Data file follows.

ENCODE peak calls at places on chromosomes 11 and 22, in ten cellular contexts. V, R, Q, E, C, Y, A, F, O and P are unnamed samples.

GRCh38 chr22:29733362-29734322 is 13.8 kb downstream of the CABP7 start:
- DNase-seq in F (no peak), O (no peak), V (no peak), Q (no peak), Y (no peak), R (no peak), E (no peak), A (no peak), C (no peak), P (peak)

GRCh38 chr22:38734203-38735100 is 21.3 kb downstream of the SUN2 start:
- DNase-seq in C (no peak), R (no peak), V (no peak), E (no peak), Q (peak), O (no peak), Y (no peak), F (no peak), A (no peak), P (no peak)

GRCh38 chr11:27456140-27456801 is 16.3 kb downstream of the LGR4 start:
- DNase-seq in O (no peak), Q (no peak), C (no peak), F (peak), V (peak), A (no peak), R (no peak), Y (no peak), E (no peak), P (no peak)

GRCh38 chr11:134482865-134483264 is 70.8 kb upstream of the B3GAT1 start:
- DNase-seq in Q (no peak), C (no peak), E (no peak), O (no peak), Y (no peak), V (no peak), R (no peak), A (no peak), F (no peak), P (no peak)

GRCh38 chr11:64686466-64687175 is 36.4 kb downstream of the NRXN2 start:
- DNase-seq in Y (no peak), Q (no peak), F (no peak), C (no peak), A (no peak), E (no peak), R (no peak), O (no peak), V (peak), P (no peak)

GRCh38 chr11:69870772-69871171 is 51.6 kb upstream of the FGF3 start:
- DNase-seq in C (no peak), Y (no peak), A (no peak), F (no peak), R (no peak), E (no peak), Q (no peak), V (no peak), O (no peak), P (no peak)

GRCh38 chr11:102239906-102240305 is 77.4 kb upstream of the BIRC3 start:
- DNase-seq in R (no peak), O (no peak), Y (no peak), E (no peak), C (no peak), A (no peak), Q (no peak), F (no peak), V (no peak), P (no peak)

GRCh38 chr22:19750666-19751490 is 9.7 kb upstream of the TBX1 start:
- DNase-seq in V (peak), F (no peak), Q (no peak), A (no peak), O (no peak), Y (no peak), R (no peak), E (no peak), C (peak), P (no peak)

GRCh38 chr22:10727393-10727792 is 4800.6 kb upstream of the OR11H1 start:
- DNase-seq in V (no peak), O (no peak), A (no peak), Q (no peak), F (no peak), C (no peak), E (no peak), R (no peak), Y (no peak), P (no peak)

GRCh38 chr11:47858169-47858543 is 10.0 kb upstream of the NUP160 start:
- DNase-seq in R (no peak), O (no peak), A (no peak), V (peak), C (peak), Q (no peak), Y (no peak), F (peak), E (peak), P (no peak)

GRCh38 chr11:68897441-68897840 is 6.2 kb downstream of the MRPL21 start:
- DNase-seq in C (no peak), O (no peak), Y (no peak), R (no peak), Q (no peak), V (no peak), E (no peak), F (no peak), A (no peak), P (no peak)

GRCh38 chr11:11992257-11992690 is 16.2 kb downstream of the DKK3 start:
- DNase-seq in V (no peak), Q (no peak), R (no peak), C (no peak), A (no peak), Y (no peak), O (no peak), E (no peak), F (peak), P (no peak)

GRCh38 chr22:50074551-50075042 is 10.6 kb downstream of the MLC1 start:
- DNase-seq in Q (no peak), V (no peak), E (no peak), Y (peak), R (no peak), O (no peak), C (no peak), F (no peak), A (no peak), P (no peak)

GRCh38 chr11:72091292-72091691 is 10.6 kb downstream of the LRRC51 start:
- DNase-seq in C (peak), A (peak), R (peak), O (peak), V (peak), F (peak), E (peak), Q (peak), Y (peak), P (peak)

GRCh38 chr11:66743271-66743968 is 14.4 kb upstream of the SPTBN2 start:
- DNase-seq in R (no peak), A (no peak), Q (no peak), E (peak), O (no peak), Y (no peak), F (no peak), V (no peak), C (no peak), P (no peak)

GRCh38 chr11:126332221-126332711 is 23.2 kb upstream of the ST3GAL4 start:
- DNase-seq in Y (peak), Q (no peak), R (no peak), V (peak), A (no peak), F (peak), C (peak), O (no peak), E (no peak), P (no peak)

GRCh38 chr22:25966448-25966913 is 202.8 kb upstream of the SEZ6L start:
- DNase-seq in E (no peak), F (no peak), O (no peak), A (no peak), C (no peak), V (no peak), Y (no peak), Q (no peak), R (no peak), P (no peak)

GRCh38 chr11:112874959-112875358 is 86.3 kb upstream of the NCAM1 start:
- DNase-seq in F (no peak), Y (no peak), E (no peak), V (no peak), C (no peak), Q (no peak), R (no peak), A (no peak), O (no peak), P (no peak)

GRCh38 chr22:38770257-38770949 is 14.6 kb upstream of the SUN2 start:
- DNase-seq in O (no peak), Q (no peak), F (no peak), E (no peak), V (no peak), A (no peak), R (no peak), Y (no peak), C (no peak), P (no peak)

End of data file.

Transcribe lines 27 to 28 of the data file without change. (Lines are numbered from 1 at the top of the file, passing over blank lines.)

- DNase-seq in Q (no peak), V (no peak), E (no peak), Y (peak), R (no peak), O (no peak), C (no peak), F (no peak), A (no peak), P (no peak)

GRCh38 chr11:72091292-72091691 is 10.6 kb downstream of the LRRC51 start: